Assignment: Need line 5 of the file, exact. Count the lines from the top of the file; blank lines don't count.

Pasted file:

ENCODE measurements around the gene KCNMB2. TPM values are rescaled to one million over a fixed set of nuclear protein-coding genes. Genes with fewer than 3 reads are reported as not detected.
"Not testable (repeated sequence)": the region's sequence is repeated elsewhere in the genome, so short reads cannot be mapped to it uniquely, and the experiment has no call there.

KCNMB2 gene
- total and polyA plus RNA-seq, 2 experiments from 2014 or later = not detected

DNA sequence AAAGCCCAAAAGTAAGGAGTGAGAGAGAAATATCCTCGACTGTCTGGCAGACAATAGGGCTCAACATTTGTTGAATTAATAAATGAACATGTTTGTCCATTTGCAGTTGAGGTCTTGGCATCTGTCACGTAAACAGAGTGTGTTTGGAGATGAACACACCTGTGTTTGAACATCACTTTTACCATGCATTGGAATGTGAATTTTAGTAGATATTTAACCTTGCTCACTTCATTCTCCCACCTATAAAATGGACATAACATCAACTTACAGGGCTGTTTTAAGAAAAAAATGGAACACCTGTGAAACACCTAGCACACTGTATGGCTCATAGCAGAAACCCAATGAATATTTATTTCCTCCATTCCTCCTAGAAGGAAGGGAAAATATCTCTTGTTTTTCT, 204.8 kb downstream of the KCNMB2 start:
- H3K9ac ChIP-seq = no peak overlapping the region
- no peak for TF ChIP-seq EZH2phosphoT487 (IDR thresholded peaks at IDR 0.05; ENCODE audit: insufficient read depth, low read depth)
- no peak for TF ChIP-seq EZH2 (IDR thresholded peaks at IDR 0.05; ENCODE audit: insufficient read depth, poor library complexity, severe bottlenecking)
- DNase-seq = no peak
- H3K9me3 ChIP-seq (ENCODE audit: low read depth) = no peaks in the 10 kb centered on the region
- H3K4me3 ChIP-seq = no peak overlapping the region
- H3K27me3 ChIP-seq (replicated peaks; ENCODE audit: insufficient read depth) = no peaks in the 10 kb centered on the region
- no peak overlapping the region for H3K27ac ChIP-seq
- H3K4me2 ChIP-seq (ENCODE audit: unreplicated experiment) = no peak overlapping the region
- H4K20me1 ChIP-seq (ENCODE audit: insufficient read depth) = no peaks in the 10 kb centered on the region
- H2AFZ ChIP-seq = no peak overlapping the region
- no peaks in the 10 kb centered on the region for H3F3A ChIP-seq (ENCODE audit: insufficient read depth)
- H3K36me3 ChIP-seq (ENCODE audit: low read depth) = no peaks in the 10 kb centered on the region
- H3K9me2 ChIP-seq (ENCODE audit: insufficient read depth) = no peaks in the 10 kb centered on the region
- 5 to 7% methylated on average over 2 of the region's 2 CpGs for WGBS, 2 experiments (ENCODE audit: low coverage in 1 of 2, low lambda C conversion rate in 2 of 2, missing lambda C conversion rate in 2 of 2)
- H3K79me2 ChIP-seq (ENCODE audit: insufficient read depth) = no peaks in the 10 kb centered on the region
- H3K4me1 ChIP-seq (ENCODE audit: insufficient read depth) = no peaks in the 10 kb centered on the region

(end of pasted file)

DNA sequence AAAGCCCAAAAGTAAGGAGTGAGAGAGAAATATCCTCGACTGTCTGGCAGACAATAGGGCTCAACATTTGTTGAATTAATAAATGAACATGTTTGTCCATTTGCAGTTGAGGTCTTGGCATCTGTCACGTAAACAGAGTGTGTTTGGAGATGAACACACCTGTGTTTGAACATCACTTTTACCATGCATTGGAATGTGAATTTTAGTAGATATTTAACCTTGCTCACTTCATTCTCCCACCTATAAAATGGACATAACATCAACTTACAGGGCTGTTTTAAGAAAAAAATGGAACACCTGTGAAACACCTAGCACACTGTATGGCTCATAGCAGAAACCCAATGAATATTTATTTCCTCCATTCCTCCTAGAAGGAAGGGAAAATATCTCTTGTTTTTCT, 204.8 kb downstream of the KCNMB2 start: